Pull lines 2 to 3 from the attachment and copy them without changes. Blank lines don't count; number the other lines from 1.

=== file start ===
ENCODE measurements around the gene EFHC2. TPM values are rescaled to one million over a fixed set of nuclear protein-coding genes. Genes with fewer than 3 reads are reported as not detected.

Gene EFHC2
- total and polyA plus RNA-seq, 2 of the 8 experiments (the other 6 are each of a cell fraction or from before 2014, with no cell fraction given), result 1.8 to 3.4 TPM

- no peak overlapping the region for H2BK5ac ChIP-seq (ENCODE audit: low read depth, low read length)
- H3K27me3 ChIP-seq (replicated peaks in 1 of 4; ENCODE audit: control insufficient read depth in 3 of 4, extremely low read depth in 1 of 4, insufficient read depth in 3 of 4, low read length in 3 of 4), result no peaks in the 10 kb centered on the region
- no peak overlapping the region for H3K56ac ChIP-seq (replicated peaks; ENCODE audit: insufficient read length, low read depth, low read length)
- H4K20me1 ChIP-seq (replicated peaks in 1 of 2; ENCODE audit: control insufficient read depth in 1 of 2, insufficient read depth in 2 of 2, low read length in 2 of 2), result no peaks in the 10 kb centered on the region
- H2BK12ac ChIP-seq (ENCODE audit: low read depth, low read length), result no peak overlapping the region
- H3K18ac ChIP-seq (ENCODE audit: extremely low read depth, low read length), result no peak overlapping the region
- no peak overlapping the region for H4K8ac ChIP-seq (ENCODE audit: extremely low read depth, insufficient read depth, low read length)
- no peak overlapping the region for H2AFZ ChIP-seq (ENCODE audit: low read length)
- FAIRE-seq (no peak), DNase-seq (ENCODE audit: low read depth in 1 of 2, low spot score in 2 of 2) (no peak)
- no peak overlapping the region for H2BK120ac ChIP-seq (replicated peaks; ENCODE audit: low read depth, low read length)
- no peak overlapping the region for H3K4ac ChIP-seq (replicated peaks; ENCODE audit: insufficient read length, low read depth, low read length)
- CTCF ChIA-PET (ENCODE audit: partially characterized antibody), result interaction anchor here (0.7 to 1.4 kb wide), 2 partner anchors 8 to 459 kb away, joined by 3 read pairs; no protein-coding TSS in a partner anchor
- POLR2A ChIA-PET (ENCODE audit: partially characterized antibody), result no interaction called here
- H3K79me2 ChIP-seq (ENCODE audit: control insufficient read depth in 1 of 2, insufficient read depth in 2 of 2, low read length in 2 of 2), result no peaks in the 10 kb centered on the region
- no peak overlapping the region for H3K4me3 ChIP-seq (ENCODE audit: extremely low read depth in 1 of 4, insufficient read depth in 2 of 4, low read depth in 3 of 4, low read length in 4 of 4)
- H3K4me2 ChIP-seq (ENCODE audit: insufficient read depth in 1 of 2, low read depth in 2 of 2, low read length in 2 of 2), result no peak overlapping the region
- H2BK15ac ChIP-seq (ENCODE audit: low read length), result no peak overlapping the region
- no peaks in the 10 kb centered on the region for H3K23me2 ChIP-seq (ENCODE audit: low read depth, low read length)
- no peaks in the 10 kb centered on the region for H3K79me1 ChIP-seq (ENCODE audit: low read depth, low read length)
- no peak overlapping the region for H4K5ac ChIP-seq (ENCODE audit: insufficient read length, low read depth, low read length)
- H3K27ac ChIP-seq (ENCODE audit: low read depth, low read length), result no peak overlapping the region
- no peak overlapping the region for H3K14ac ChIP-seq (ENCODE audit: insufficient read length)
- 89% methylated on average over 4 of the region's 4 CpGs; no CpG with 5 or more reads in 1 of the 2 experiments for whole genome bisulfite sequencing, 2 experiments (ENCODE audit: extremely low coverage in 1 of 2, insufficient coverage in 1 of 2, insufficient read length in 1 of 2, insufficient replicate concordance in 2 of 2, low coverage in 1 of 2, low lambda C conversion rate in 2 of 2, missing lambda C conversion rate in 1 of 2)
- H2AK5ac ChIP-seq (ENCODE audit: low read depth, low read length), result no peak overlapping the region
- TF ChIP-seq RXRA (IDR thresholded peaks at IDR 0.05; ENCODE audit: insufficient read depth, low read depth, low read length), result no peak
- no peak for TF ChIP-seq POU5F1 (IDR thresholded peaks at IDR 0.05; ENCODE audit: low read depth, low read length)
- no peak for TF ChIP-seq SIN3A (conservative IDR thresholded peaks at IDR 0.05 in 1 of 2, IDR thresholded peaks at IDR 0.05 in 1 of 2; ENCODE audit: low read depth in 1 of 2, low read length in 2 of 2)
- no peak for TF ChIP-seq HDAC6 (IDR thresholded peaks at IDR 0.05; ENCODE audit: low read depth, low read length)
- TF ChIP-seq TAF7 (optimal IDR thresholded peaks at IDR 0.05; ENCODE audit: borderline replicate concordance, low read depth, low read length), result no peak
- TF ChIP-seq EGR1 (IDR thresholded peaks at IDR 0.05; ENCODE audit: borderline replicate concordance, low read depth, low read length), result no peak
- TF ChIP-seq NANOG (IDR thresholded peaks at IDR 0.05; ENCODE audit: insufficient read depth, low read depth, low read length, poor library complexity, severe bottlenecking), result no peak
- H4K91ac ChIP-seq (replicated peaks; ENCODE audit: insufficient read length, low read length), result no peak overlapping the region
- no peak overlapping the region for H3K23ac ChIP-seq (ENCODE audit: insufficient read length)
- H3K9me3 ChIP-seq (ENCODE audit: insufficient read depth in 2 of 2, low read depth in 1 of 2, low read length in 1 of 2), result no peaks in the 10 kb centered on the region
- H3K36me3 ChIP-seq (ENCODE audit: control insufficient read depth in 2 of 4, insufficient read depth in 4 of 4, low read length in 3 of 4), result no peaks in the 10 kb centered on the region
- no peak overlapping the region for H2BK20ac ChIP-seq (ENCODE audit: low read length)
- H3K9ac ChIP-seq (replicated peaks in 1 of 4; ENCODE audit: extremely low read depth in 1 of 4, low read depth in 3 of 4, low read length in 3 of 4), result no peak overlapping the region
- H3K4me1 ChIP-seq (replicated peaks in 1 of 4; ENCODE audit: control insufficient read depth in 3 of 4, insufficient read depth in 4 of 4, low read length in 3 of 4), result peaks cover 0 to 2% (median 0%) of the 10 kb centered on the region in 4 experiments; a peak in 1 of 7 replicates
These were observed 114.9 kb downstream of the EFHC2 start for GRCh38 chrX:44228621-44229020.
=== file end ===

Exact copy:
Gene EFHC2
- total and polyA plus RNA-seq, 2 of the 8 experiments (the other 6 are each of a cell fraction or from before 2014, with no cell fraction given), result 1.8 to 3.4 TPM